IOM Releases Outcomes of Skills2Work Pilot Initiative Integrating Refugees into EU Labour Markets
The Hague/Brussels – IOM, the UN Migration Agency, has presented the results of a pilot project that connected thousands of refugees, employers, migrant groups and local authorities and made strides towards integrating beneficiaries of international protection in the EU into the labour market.
The EU-funded Skills2Work project, which ran from January 2016 and closed on Wednesday (28/02) in nine EU member states, was initiated to address the absence of a coordinated approach to labour market integration both nationally and regionally, particularly with regard to recognizing the skills and qualifications of refugees.
“We have to act quickly and decisively to build bridges between employers and refugees, because no outcome is worse than long-term unemployment for all: the refugees, host societies and the economy at large. We know that long-term unemployment leads to unemployability and significantly hampers integration. We all must help refugees access the labour market – we have no choice,” said Martin Wyss, Chief of IOM’s Mission for the Netherlands, which managed the project.
Skills2Work therefore set up a solid information exchange and access to tools that help authorities and employers better coordinate recognition of the skills of refugees and asylum seekers at an early-stage across the nine participating EU member states.
The Skills2Work pilot project also strengthened IOM’s network of stakeholders in each of the nine EU member states, helping to draw more attention and spur dialogue on the topic of skills recognition.
“Recognition of the skills and qualification of refugees and migrants remains a challenging issue in each of the nine participating countries,” said Geertrui Lanneau, regional thematic specialist for labour migration and human development at IOM’s Regional Office for the EU.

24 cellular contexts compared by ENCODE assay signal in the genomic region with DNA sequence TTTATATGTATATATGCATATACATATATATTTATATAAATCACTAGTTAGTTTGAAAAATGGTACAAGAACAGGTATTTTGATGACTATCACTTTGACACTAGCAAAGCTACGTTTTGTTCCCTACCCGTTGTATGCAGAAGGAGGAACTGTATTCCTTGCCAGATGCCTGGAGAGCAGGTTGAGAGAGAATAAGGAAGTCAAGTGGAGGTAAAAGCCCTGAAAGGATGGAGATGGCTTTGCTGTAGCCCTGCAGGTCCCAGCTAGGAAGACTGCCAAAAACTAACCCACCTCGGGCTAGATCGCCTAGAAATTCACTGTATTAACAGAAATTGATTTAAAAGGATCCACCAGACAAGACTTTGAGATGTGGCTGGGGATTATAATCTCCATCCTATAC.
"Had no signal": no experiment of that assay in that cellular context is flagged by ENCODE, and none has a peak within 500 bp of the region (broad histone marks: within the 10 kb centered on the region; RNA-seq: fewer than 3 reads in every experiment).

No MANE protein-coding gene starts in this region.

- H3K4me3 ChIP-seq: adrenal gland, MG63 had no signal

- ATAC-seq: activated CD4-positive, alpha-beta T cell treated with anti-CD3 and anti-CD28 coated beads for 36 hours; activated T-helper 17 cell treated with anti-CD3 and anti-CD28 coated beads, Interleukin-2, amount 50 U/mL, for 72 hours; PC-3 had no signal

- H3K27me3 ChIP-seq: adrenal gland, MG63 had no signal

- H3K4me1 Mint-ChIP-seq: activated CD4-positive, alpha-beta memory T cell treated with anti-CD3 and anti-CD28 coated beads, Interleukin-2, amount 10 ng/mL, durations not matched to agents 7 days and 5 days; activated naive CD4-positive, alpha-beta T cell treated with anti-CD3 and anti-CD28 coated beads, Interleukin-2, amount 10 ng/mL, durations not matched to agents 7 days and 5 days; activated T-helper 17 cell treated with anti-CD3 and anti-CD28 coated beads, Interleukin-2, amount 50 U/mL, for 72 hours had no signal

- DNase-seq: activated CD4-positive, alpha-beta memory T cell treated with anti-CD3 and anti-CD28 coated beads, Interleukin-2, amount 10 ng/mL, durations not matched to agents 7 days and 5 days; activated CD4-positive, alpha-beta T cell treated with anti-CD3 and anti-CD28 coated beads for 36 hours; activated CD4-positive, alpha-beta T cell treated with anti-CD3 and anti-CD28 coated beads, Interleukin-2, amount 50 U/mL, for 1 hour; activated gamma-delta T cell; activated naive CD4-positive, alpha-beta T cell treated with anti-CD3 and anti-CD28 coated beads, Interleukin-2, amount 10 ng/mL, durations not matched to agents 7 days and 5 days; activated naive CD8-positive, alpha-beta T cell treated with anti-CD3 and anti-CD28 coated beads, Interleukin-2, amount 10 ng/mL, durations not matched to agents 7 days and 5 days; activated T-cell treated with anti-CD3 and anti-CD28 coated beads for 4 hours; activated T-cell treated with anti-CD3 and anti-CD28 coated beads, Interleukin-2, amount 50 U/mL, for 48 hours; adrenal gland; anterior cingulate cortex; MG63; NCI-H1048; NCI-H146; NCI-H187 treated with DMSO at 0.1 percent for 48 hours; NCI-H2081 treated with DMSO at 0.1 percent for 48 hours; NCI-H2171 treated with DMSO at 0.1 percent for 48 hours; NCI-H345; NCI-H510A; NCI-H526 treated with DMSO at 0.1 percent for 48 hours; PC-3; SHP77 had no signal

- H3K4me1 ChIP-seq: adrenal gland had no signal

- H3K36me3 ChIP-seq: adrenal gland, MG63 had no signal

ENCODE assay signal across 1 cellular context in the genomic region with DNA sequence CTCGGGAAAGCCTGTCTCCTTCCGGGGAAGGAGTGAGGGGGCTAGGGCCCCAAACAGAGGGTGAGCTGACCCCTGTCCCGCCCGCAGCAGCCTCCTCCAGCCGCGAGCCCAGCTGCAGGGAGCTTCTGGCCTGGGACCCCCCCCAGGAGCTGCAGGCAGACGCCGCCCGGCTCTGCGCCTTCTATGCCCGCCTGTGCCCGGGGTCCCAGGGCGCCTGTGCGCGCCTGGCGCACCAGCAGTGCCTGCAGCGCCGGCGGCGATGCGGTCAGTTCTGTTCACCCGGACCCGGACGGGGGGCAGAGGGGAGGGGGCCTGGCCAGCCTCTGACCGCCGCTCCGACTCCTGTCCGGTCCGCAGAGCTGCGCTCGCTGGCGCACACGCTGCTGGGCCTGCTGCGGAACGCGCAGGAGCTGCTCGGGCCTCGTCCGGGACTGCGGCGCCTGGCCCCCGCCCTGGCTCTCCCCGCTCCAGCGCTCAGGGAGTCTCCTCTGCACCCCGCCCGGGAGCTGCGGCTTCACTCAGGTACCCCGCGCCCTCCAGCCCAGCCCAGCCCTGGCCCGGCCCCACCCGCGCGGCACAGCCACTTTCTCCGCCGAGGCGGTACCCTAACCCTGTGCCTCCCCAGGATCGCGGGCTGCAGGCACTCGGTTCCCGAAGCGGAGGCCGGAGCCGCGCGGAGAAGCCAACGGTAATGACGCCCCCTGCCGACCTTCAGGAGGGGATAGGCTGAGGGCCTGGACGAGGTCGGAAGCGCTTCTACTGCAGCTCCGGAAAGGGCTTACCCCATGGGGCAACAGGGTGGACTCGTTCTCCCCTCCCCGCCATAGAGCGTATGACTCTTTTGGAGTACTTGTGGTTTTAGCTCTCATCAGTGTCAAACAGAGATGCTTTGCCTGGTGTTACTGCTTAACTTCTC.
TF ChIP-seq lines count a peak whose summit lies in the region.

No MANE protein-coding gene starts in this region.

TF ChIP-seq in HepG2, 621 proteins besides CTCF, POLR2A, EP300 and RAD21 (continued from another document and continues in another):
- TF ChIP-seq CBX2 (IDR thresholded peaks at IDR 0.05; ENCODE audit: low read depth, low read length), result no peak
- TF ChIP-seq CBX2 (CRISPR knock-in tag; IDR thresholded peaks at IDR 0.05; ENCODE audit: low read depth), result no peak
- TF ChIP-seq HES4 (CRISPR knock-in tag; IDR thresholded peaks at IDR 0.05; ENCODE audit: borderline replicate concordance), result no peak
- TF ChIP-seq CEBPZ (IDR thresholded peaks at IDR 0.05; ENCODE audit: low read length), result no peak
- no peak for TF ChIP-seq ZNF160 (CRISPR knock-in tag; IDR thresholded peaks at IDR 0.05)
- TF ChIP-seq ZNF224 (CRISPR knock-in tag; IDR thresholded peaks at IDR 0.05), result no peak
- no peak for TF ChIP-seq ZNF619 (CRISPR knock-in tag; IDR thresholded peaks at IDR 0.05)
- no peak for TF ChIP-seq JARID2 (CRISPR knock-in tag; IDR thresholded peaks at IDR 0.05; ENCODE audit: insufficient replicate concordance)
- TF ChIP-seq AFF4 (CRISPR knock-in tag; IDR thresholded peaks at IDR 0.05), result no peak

“Practical information and tools are so important for ensuring good matches between talent and vacancies. Equally important are the personal insights from refugees and their employers, which can go far in changing mind-sets and inspiring other employers to explore alternative talent pools,” she added.
European Commission policy officer for DG Migration and Home Affairs, Laurent Aujean, emphasized the importance of skills recognition for the long-term development of labour markets and societies.
“It is crucial to intervene early on to build on the motivation of asylum seekers and future refugees. They need information about recognition procedures, and how to document their skills and qualifications,” he said at a regional project conference in Brussels.
IOM carried out a regional mapping exercise and through hundreds of consultations found that while employers are in general open to recruiting refugees and asylum seekers, they and migrant talent groups need a significant amount of practical information and tailored support.
The project recognized a number of digital tools and personalized mapping initiatives as good practices, as were an encouraging selection of training and mentoring initiatives designed to bridge cultural and linguistic barriers on the work floor.